AMÉRICA – movie review

AMÉRICA
Lifelike Docs
Reviewed for Shockya.com & BigAppleReviews.net linked from Rotten Tomatoes by: Harvey Karten
Director: Chase Whiteside, Erick Stoll
Screenwriter: Chase Whiteside, Erick Stoll
Cast: América, Diego, Bruno, Rodrigo, Luis
Screened at: Critics’ link, NYC, 9/3/19
Opens: September 13, 2019 at New York’s Museum of the Moving Image

América

In “The Seven Ages of Man” found in Shakespeare’s play “As You Like It,” the Bard concludes:
Last scene of all,
That ends this strange eventful history,
Is second childishness and mere oblivion,
Sans teeth, sans eyes, sans taste, sans everything.

In other words though it may be better than the alternative (only sometimes), old age is a pitiful part of life, even worse if the elderly spend it alone or adrift in a terrible nursing home. But sans everything? Not so, say directors Chase Whiteside, Erick Stoll in their documentary “América.” This is Erick Stoll’s freshman full-length movie though you might figure his politics if you see “Good White People,” his short doc about gentrification. For his part Chase Whiteside unfolds his first full-length doc, though figuring his politics from his short feature “Lifelike,” about a taxidermist, doesn’t sound political, but who knows? Documentary shorts are not easy to find even in New York.

While Americans are known to put their elderly and fragile oldsters into nursing homes, it’s a cliché that Chinese would never elect to do this but rather to care for the parents, who gave them so much, at home. Now it turns out that some Mexicans are doing the same for their grandmother, América, who is 93 years old at the movie’s opening and, though suffering from dementia, she can recognize the terrific grandchildren who are caring for her. “América” is filmed over three years first in Puerto Vallarta where Diego can be found riding a unicycle through a crowd and later demonstrating at least amateur level acrobatics with his brothers Bruno and Rodrigo.

The brothers’ grandmother América lives in the state of Colima, a woman who may no longer be a vibrant human being but who lucks out by having grandsons to take care of her. Diego is the most committed. He bathes her, talks to her, kisses her while straightening her hair, and forces her to exercise when all she wants to do is return to her bed. In one scene he demonstrates tough love by insisting that she stand up straight, though América wants at least to hold his hand.

Ironically, when she suffers a fall, her son Luis is blamed and sent to prison for eight months though he is quite innocent of bad intent, and it falls to the brothers, already submerged in América’s care, to get their father released. How they pay for a lawyer, and how they deal with a judge’s offer to release the man for 25,000 pesos ($1400) is not clear though the three argue, but finances and commitment to América are debated among the three, in one case leading to a physical fight. The good thing about the whole affair is at least the three threesome are together again. At times they come across like philosophers in conversation, though we have no idea how much education they’ve had.

We learn something about the Mexican social care system, a country that is awash with drug murders but still funds social workers who seem genuinely to care for their clients—at least while director Stoll’s camera is on them. (The directors share stunning fluency in their editing while Stoll doubles as director of photography.) At fifty-two minutes in length viewers will gain insights into extreme old age, grandchildren, and the social and legal systems of our friends to the south.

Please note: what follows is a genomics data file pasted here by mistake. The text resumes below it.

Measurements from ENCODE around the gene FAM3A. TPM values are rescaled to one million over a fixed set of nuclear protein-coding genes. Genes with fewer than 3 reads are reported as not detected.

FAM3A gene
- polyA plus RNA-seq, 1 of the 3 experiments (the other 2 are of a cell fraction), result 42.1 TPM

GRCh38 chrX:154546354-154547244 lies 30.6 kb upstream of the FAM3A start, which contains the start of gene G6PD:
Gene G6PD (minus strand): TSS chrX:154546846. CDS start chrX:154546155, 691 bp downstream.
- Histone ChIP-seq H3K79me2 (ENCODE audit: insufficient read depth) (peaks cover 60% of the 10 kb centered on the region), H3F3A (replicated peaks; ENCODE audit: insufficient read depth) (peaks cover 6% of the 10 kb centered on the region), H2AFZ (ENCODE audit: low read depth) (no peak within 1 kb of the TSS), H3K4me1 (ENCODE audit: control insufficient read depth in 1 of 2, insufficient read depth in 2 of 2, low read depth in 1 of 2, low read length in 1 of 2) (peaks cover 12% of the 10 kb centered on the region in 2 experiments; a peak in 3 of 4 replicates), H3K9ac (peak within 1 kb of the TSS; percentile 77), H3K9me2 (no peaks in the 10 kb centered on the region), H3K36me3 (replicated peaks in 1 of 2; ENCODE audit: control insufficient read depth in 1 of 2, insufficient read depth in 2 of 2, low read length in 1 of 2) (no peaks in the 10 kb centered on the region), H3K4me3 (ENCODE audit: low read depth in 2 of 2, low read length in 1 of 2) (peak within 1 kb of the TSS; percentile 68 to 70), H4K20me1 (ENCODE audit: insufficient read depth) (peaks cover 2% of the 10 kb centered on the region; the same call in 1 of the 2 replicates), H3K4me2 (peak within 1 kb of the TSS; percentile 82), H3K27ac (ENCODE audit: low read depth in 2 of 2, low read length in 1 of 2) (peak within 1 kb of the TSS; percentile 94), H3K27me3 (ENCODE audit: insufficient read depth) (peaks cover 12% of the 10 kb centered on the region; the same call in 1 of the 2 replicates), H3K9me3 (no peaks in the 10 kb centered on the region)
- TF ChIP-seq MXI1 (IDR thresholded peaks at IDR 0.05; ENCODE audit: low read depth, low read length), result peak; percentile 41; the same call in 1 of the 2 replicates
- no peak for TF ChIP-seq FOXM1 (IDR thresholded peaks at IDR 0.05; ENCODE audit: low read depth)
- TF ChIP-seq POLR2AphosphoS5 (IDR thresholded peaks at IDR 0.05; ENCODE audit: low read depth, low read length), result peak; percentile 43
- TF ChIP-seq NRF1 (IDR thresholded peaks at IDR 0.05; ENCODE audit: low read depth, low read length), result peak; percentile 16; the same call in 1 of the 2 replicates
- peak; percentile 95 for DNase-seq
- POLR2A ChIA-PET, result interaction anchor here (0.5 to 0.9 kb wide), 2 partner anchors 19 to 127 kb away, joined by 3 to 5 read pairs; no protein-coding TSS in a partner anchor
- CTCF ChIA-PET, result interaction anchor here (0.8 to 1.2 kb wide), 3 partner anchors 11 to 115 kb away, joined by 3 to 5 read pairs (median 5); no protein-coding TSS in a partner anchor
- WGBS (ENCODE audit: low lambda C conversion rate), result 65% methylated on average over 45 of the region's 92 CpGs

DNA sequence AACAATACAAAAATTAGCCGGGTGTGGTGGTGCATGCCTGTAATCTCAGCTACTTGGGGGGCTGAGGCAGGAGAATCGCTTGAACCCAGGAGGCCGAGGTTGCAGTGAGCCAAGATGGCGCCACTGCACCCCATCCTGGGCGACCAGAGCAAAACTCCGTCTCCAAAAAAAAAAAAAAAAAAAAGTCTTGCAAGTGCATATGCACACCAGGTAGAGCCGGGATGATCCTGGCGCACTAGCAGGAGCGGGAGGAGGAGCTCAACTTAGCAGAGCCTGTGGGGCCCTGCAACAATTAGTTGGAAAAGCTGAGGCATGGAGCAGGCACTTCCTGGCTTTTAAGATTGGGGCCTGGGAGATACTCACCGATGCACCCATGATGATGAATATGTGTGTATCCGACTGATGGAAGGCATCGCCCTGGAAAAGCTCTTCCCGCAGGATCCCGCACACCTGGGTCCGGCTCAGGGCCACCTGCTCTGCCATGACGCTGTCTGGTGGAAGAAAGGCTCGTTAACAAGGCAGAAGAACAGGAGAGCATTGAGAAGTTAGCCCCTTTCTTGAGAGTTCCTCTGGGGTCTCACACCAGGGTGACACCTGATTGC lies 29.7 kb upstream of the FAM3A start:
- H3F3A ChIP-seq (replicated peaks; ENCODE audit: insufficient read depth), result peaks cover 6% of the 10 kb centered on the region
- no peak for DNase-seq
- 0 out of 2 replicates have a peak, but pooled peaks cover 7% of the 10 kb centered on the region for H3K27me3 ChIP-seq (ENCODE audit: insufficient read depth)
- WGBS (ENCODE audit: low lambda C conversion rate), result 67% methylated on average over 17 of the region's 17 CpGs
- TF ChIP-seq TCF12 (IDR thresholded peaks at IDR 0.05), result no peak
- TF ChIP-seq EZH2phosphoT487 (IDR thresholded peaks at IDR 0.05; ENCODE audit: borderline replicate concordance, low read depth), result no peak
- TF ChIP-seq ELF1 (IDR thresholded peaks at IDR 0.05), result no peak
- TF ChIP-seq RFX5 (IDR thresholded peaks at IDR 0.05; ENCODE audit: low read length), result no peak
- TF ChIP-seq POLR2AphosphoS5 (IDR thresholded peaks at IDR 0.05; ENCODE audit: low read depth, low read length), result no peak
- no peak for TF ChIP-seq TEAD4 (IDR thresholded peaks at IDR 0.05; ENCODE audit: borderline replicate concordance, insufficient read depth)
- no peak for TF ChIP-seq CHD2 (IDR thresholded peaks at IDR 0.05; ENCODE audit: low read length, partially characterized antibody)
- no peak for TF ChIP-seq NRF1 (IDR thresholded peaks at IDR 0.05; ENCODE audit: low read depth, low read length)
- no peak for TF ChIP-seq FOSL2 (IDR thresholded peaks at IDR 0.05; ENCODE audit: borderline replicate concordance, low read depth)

52 minutes. © 2019 by Harvey Karten, Member, New York Film Critics Online

Story – B
Acting – B+
Technical – B+
Overall – B+

EDIE – movie review

EDIE
Music Box Films
Reviewed for Shockya.com & BigAppleReviews.net linked from Rotten Tomatoes by: Harvey Karten
Director: Simon Hunter
Screenwriter: Simon Hunter, Edward Lyden-Bell, Elizabeth O’Halloran
Cast: Sheila Hancock, Kevin Guthrie, Paul Brannigan, Amy Manson, Wendy Morgan
Screened at: Critics’ link, NYC, 8/10/19
Opens: September 6, 2019

Edie Movie Poster

The Pennsylvania Dutch have an expression, “Ve get too soon oldt undt too late schmart.” Keep this in mind when you view this small movie which is sentimental but not saccharine and which may offer insight into people that millennials in America consider to be irrelevant oldsters. People like Edie (Sheila Hancock) are never seen in commercials because folks in their seventies and eighties are not considered cool, and in fact if you look at commercials from Macy’s, our country’s largest retail store, you get the idea that everyone over thirty has gone the way of Logan’s Run.

Edie has become old. She spent the last thirty years caring for her husband who, resulting from a stroke, had not spoken or walked. Nor did she love him, as she explains to her daughter Nancy (Wendy Morgan), and now that he’s dead, she feels a sense of relief—nothing like what the psychoanalysts say is the most stressful event that an happen to a surviving spouse. She is fed up with Nancy’s insistence that she enters a nursing home, an absurd idea since she can obviously take care of herself. She proves this with points to spare in Hunter’s movie.

Hunter has apparently been inactive in the cinema community, having last directed “Mutant Chronicles” in 2009 about a 28th century soldier fighting an army of underworld mutants. Such a film does not prepare you for “Edie,” which, though featuring a woman battling nature as Major Mitch Hunter battled mutants is well rooted in the modern day. You might come away from this picture figuring, “Hey, this Simon Hunter knows not only how to direct women but is a man who with the help of co-writers Edward Lynden-Bell and Elizabeth O’Halloran getd right into the mind of an octagenarian.